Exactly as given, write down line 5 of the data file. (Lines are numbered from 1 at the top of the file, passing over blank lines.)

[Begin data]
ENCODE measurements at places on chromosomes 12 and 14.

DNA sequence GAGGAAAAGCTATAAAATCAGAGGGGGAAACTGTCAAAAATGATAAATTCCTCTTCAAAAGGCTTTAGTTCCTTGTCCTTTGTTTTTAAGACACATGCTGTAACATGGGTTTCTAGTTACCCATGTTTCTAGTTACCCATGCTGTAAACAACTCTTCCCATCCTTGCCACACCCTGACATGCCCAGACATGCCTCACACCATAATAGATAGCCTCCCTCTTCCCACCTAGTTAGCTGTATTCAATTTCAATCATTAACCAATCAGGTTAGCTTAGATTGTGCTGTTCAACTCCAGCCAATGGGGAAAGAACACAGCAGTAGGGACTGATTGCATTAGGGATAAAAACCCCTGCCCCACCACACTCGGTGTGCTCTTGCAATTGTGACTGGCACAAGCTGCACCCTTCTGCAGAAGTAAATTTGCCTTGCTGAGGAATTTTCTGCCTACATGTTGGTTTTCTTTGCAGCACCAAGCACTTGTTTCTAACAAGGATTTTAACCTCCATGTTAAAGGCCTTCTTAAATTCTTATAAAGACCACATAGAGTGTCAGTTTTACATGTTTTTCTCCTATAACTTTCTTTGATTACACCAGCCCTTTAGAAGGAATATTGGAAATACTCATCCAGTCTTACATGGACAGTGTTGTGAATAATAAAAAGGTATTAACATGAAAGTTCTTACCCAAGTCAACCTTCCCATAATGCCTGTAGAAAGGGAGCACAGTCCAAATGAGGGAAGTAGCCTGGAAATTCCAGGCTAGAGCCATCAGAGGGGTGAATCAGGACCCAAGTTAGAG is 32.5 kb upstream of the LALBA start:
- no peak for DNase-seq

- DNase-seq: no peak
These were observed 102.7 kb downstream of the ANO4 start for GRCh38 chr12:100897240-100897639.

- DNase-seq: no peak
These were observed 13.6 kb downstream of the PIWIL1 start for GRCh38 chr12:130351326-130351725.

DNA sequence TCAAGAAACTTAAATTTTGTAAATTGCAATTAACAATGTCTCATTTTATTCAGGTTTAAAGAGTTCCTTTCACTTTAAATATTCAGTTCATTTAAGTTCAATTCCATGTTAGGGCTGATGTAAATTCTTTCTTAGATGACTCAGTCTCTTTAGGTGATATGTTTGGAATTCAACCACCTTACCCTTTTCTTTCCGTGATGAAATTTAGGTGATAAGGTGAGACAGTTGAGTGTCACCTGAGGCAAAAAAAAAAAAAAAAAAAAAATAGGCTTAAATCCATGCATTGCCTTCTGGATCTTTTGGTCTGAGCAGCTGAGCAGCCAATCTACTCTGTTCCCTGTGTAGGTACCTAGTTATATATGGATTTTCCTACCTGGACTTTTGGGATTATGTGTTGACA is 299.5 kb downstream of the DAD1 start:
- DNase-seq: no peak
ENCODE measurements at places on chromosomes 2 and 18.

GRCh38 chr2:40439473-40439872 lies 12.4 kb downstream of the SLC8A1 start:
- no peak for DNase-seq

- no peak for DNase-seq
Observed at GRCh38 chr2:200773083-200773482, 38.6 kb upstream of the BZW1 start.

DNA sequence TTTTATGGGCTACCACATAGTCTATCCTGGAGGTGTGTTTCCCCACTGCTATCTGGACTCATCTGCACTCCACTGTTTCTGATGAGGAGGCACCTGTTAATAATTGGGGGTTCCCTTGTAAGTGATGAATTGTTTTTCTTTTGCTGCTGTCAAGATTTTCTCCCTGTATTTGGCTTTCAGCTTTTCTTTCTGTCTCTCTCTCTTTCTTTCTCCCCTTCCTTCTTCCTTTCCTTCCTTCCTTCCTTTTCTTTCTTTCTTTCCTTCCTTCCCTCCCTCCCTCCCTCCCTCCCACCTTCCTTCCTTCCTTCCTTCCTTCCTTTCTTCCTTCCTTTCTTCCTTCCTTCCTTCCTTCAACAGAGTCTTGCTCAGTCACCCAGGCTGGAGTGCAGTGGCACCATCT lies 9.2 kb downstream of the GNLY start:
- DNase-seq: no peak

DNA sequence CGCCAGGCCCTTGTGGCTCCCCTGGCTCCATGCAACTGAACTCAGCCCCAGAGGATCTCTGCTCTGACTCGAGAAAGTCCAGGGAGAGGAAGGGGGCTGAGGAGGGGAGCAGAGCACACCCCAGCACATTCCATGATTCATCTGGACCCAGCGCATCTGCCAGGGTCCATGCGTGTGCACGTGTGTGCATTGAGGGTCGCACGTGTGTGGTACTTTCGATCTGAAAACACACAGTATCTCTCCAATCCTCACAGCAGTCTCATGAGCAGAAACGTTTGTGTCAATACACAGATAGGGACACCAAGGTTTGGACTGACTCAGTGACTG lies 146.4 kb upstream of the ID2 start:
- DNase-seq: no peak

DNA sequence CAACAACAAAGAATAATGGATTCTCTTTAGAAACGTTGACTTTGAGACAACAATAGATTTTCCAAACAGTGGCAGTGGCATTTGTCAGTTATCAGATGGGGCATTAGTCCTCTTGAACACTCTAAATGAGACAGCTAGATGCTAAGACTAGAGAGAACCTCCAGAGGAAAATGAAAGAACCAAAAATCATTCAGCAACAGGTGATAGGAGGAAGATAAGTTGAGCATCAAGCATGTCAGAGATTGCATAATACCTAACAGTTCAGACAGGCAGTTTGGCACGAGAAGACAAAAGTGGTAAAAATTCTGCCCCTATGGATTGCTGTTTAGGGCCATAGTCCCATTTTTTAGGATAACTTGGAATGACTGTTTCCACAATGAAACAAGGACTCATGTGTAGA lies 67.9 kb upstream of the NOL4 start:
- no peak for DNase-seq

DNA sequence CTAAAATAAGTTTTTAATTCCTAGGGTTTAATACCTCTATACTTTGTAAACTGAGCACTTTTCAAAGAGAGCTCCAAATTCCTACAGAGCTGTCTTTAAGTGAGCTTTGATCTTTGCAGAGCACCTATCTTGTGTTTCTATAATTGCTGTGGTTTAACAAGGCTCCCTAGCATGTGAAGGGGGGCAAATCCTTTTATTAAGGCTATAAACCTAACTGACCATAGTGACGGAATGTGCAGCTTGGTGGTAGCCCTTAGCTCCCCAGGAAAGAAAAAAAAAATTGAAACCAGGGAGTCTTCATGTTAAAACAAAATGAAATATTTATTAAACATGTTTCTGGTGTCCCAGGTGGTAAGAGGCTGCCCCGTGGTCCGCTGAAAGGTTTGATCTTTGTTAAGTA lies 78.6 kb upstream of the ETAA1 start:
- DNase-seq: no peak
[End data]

These were observed 102.7 kb downstream of the ANO4 start for GRCh38 chr12:100897240-100897639.